Thursday, February 25, 2010

Reinventing Myself

When I turned 40 my life was mostly made up of other people’s agendas. My time was spent working with my husband at businesses he started and enjoyed but were far from anything I was passionate about and my children filled the remainder of my time. I looked deep within myself and discovered the real me had disappeared. I was pieces of my friends, family and husband. I didn’t have my own hobbies and I certainly didn’t spend time doing things I liked to do. One day my husband said “What DO you like to do”? I had a hard time answering the question. I hadn’t followed my heart and allowed myself to do fun things of my choosing for so long I truly couldn’t think of what I liked to do.

I decided my life was passing me by and I’d better start living the life and mission I had come to the earth to fulfill. I started going to the library every week. I walked down the rows to see what interested me. It was always fun to see the topics I would come home with. I checked out lots of audio books. I put one in my car, kitchen and one in my bathroom to listen to while getting ready. That year alone I read or listened to 175 nonfiction books. I became a voracious student. I was finding out what I liked, what I got excited about, and even what I wanted to do with the rest of my life.

It hit me that my passion was to be a life coach and help others find their passion and become their best selves and I immediately signed up to become a certified coach.

This was the beginning of my new path in life. I was on a high with the possibilities of life. When I heard myself saying things like someday I am going to do this or that, I immediately got on the phone to sign up. I had always wanted to take ballroom dance lessons with my husband. Instead of waiting for him to want to go, I decided to sign up alone. Then I joined Toastmasters, a speaking club and registered for Spanish and computer classes, all things that were on my someday list.

Each one of these was extremely scary to do, especially alone, but the confidence and exhilaration I felt after was like winning a race.

As my excitement and growth was taking off I was compelled to pursue my dreams. I wanted to help other women find the fire and excitement for life that I had found, so I began facilitating women’s retreats and seminars. I no longer listened to that voice in my head that said things like, “What will people think?” or “Who do you think you are?”. It didn’t matter anymore what others thought about me. I was following my heart. I will admit there were many days I would turn on my “power” play list to listen to songs like I’ve Gotta Be Me and It’s My Life. These and other songs gave me the courage to fight through the negativity of others and my own inner critic.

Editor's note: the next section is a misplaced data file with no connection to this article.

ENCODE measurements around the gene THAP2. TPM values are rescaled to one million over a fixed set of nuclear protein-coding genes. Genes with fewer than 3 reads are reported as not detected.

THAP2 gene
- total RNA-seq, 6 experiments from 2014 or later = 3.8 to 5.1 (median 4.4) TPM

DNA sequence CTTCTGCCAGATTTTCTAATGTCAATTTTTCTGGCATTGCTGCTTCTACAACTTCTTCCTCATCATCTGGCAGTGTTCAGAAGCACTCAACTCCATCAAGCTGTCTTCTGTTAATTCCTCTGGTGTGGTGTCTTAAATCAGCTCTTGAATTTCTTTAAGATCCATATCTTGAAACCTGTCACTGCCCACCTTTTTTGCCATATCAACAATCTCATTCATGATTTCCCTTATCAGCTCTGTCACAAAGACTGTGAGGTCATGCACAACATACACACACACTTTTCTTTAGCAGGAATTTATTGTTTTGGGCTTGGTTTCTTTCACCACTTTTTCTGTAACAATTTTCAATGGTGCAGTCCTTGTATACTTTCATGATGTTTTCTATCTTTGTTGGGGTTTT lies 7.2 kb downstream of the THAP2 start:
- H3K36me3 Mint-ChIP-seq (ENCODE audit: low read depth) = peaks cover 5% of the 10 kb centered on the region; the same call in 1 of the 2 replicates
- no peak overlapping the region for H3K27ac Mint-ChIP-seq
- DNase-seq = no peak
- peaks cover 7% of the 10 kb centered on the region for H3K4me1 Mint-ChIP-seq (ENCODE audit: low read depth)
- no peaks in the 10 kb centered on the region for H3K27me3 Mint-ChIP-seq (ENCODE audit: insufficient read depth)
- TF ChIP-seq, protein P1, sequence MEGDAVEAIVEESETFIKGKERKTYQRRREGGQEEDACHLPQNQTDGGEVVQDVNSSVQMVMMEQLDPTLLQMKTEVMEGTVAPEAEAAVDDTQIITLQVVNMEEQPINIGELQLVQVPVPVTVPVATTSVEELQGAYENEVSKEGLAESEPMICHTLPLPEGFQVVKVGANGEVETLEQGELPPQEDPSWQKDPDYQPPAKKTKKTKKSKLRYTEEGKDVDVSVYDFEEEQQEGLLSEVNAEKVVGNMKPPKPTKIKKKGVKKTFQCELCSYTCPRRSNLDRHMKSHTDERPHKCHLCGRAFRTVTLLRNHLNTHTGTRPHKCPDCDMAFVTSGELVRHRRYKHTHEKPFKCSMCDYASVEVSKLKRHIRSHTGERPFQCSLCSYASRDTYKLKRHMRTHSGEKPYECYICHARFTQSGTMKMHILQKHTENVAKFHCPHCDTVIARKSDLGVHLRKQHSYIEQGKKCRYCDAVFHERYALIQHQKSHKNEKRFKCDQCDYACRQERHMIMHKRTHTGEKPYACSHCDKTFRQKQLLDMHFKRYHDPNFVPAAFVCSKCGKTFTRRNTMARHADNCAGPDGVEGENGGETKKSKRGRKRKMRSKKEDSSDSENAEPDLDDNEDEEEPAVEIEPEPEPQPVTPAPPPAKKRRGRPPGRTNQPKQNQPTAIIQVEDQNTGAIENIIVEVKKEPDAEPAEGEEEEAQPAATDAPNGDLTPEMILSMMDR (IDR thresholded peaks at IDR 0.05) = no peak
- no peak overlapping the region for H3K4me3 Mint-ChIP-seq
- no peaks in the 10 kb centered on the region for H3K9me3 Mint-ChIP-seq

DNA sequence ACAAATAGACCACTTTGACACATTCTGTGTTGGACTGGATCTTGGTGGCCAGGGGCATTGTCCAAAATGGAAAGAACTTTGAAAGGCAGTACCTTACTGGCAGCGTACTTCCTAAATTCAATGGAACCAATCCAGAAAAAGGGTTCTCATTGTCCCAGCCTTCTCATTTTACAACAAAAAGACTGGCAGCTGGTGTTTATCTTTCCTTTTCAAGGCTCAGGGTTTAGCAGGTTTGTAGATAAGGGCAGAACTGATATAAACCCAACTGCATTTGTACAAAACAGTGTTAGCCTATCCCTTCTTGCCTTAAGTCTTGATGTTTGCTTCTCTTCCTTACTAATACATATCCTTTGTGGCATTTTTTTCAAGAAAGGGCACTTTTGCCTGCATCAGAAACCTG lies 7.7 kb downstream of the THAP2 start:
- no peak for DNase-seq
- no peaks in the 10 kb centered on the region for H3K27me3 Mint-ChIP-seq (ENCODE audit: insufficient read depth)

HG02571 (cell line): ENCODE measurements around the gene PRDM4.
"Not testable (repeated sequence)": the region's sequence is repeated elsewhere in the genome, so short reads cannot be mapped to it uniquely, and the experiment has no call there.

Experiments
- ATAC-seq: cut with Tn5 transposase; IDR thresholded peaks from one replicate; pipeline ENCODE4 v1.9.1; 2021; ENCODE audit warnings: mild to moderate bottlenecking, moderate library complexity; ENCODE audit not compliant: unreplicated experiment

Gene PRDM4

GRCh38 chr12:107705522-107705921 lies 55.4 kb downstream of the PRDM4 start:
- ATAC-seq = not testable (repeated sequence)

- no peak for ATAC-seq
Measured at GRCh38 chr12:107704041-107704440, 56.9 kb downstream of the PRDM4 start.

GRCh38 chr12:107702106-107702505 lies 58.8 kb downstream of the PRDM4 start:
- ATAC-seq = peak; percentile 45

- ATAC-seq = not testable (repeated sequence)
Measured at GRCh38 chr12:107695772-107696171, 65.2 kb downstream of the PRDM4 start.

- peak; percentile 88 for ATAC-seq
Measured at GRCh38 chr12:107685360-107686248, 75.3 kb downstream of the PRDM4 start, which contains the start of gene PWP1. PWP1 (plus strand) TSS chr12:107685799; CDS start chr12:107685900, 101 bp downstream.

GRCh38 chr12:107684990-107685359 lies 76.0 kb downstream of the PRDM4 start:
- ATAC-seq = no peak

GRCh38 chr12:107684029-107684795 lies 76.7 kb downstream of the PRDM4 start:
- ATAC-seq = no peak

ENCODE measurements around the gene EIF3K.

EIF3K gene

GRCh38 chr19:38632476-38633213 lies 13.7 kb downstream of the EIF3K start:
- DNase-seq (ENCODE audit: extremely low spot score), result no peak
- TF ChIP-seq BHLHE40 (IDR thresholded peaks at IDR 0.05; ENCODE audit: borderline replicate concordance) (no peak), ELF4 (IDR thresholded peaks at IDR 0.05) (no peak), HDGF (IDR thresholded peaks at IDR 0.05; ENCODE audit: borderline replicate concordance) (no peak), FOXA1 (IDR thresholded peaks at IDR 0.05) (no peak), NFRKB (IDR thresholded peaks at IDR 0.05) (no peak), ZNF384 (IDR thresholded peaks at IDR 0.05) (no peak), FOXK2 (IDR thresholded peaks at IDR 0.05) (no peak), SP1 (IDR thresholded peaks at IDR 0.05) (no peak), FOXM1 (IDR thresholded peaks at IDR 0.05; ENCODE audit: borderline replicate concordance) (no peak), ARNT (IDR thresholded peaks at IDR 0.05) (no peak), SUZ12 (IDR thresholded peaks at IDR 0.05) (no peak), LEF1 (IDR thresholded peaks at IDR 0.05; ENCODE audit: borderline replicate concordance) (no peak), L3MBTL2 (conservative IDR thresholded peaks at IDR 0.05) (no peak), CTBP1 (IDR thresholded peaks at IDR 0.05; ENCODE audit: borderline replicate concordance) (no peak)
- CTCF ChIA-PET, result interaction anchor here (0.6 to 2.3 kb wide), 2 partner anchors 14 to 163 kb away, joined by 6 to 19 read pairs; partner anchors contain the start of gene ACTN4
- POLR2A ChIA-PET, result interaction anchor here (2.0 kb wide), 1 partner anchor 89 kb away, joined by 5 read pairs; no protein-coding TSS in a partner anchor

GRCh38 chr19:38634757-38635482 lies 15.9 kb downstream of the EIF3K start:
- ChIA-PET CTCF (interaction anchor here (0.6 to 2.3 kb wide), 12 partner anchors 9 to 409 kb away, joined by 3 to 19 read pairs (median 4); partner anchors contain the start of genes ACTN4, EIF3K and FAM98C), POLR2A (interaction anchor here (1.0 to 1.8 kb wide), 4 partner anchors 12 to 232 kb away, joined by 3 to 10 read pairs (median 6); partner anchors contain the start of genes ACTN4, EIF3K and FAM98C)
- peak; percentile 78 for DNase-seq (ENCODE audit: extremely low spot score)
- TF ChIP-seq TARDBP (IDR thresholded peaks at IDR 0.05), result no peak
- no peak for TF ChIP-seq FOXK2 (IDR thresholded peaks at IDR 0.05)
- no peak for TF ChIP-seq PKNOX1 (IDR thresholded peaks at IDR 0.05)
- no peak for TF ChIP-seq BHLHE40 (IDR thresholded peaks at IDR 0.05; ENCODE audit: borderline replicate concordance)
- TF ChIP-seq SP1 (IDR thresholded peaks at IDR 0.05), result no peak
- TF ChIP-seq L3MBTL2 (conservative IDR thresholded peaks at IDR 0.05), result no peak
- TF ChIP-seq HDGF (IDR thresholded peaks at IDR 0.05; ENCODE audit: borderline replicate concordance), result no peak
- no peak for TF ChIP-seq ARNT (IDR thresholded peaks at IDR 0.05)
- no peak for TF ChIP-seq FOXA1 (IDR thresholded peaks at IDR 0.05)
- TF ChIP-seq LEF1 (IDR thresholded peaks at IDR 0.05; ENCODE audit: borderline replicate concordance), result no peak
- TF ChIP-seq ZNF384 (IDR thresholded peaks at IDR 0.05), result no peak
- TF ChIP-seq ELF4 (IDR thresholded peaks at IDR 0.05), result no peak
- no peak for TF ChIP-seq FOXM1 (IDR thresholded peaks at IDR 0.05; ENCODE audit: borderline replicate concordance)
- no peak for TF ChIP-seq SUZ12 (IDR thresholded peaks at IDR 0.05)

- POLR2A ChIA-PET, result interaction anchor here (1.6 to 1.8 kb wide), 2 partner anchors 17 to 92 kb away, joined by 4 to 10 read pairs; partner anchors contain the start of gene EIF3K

Now I hope to be able to pass along these and the other things that I have learned at my next event, which will be an LDS Young Women’s Conference that my partner Debbie Forrest and I are putting on this summer. It will be a program to empower teenage girls with the confidence and courage to be able to stand by their principles and values as they go through their difficult high school years.

I believe we are here for a reason. Trying new things may be scary but we need to follow our hearts, dare to dream and do the things that are burning within us – fearless of all consequences.

Monday, February 8, 2010

The Potential of Children

“When we plant a rose seed in the earth, we notice that it is small, but we do not criticize it as ‘rootless and stemless.’ We treat it as a seed, giving it the water and nourishment required of a seed. When it first shoots up out of the earth, we don’t condemn it as immature and under-developed; nor do we criticize the buds for not being open when they appear. We stand in wonder at the process taking place and give the plant the care it needs at each stage of its development. The rose is a rose from the time it is a seed to the time it dies. Within it, at all times, it contains its whole potential. . . at each stage, at each moment, it is perfectly alright as it is.” – Timothy Galloway